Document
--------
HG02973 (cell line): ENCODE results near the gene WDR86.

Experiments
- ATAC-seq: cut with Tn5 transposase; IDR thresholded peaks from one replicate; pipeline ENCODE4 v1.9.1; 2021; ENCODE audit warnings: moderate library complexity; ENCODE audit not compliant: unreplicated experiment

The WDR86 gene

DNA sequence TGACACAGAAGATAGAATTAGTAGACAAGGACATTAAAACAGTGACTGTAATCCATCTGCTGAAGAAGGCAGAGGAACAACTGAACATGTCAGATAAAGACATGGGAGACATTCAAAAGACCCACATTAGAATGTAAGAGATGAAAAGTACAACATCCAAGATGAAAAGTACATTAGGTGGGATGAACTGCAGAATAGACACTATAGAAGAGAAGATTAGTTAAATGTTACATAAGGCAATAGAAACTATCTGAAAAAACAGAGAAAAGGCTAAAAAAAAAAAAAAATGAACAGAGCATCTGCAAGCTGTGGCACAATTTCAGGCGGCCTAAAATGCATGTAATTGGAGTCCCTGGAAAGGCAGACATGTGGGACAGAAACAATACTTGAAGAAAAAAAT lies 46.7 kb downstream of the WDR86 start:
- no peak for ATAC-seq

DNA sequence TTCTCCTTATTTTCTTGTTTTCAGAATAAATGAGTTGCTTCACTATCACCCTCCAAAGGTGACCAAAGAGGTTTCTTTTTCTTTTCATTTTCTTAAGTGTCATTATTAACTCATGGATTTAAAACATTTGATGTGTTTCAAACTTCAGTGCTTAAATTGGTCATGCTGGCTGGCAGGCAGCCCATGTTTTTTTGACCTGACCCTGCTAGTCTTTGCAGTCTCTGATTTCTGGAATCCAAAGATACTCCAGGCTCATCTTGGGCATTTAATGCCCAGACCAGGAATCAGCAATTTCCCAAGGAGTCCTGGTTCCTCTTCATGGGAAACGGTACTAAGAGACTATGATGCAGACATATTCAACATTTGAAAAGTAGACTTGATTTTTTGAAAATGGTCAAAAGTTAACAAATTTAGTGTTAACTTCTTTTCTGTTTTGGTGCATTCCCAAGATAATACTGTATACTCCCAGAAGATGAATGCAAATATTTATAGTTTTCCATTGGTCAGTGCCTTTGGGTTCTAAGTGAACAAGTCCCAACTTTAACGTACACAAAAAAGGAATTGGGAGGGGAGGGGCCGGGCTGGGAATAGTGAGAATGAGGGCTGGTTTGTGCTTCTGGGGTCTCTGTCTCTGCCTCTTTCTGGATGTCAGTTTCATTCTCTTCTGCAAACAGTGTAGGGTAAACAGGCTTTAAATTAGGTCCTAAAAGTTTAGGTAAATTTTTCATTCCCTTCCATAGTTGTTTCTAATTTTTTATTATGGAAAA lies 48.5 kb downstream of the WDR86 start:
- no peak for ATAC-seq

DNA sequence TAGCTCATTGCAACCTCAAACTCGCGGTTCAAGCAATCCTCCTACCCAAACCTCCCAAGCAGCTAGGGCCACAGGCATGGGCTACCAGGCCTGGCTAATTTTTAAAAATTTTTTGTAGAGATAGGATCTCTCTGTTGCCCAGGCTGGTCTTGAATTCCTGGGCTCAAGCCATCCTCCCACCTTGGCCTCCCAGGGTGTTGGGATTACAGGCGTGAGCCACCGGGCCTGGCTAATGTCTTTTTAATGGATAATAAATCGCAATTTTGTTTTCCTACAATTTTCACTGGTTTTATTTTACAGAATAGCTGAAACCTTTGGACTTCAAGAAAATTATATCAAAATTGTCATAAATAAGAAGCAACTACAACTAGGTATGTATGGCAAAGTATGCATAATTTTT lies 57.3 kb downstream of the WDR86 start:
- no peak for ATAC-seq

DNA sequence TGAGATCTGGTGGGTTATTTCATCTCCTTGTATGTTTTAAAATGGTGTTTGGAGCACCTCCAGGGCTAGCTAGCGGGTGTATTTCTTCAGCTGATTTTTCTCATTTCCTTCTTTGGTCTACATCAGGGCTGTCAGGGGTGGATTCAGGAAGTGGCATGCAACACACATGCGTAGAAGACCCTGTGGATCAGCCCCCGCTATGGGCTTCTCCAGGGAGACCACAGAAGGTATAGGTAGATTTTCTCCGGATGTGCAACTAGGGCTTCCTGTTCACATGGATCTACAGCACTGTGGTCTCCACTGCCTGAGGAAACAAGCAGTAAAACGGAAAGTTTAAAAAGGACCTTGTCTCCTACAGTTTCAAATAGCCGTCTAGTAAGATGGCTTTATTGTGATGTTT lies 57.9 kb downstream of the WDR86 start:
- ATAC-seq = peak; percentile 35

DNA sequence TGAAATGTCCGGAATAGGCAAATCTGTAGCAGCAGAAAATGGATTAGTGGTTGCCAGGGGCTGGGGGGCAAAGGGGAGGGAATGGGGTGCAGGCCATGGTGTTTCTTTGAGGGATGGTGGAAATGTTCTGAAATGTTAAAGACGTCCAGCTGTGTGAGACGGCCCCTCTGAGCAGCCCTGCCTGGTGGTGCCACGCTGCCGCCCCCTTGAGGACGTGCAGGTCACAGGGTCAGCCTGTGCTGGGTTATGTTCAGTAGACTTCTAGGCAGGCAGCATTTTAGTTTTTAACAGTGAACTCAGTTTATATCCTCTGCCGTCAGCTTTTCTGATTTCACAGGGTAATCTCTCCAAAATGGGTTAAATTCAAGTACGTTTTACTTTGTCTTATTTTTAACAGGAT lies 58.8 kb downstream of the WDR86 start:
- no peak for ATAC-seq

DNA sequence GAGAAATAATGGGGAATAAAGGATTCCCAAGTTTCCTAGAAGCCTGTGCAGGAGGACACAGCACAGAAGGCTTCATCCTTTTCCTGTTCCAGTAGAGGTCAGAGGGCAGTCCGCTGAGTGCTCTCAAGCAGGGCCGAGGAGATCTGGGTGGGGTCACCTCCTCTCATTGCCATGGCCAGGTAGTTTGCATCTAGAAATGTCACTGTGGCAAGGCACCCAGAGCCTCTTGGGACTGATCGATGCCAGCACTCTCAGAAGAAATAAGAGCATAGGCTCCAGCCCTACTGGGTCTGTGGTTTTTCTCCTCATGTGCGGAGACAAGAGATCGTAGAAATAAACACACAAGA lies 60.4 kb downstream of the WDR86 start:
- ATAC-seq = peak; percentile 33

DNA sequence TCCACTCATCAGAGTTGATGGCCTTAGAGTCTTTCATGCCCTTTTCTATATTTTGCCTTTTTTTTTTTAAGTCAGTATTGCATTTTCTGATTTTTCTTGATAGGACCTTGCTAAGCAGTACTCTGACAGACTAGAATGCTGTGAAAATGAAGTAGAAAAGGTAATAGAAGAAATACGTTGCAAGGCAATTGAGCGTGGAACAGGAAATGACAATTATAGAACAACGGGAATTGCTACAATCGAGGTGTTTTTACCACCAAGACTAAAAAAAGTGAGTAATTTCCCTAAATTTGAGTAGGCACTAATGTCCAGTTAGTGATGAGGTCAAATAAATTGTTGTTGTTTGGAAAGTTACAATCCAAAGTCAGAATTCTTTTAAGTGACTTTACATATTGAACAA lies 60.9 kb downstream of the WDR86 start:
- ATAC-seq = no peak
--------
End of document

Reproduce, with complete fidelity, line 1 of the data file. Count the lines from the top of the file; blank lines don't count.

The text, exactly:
HG02973 (cell line): ENCODE results near the gene WDR86.